Health Benefits Rules Force Drop in Employer Health Coverage
AÂ number ofÂ U.S. companies plan to drop employer-sponsoredÂ health insurance over the nextÂ couple years due to rules that will take effect under the health care reform law, according to a study released on Tuesday.Â The new guidelines requiring companies to offer a set level ofÂ health benefitsÂ are encouragingÂ many to eliminate coverage options for their employees.
Fewer Companies to Offer Employer Health Benefits
RoughlyÂ 9 percent of U.S. companies intend to stop offering health benefits by 2014, whileÂ another 10 percentÂ are considering this option in the years to follow, according to a new study from consulting company, Deloitte.
The primary reason companies are considering the option is due to a penaltyÂ coming from theÂ health care reform law, which allows companies to save money.
Currently, mostÂ companies offer employees coverage voluntarily becauseÂ doing soÂ helps recruit and retain workers. However, companies that don’t provide benefits to workers after 2014 will face penalties of $2,000 per worker, if they employ 50 or more full-time employees.
Some employers have said they would rather pay the penalties than spend thousands more to cover each worker. This isÂ promptingÂ them to drop insurance plans for their workers altogether.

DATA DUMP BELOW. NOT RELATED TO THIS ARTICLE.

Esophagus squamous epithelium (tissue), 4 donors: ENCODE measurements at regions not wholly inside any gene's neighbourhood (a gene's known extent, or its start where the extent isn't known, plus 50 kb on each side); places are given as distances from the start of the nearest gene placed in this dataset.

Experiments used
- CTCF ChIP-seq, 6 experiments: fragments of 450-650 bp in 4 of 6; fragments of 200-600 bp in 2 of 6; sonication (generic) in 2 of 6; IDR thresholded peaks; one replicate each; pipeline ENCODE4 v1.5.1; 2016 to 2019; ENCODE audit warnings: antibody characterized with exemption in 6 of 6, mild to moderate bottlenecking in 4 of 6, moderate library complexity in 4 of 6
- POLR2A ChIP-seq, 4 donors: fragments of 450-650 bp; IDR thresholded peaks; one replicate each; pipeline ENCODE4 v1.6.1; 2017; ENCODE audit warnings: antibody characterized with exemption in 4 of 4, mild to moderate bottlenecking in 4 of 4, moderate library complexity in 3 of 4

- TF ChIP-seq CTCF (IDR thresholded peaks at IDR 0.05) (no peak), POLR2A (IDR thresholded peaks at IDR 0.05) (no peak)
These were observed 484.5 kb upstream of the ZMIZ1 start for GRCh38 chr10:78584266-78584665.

Health Care Reform GuidelinesÂ Drop Employer-Based Coverage
A majority of Americans under the age of 65 acquire health benefits from their employer. However, the new health care reform law will provide more options for purchasing coverage without employer assistance. Knowing their employees will have alternate options for health insurance coverage has encouraged some employers to drop employee coverage.
Some respondents in the survey, however, said their decision to continue or drop health benefits stems from additional health care reform requirements scheduled to take effect.
The new law is expected to tax high-cost plans by 2018 and many employers are not interested in paying it. Also, employersÂ will be required to provide more generous benefits than they do at the moment, which for many imposes too much oversight.
Deloitte’s findings differ a bit from estimates offered by the Congressional Budget Office (CBO)Â and the firm’s rival, McKinsey & Co.
The CBO revealed that an estimated 7 percent of workers could lose coverage under the law by 2019, while McKinsey & Co. revealed last year that around 30 percent of employers would “definitely or probably” stop offering health benefits after 2014.